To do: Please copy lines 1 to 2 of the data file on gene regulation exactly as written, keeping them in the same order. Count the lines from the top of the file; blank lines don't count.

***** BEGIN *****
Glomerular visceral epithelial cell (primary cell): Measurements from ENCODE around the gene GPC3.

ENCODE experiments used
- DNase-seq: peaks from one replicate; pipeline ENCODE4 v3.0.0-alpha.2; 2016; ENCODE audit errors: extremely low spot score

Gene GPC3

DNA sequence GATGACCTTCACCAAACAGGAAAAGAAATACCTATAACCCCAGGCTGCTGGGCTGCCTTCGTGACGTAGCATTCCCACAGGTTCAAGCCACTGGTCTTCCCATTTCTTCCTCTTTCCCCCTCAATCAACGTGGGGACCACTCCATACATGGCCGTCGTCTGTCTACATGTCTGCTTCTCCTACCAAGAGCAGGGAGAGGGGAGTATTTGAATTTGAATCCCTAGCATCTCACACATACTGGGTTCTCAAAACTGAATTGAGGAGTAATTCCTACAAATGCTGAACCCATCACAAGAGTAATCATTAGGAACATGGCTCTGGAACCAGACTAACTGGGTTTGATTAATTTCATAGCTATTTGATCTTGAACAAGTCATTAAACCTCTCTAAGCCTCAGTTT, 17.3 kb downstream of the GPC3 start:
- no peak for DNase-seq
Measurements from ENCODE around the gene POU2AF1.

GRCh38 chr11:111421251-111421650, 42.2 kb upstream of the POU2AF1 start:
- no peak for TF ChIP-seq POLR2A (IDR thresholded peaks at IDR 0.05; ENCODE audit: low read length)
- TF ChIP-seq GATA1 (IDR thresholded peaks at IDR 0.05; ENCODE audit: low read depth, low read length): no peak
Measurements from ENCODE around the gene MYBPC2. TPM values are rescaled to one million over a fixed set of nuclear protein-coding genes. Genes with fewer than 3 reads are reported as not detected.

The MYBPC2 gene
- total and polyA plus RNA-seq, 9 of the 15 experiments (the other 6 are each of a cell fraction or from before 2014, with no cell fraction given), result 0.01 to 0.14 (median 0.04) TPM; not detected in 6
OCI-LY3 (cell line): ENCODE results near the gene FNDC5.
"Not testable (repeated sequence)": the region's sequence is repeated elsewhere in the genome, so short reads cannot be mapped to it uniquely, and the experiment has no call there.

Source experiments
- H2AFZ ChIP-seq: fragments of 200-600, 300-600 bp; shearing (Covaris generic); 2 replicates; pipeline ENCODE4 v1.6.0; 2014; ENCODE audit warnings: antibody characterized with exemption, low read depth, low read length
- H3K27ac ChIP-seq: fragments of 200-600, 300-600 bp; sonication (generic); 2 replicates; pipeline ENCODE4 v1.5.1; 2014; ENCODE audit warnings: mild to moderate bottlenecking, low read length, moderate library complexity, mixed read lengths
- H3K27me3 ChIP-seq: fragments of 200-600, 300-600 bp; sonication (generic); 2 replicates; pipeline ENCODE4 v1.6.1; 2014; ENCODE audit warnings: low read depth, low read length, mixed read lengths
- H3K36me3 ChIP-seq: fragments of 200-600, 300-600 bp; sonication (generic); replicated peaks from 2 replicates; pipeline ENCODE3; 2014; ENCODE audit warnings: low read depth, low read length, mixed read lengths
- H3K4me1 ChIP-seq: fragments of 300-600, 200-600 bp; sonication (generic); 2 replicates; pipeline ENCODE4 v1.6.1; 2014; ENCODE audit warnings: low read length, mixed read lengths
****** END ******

Glomerular visceral epithelial cell (primary cell): Measurements from ENCODE around the gene GPC3.

ENCODE experiments used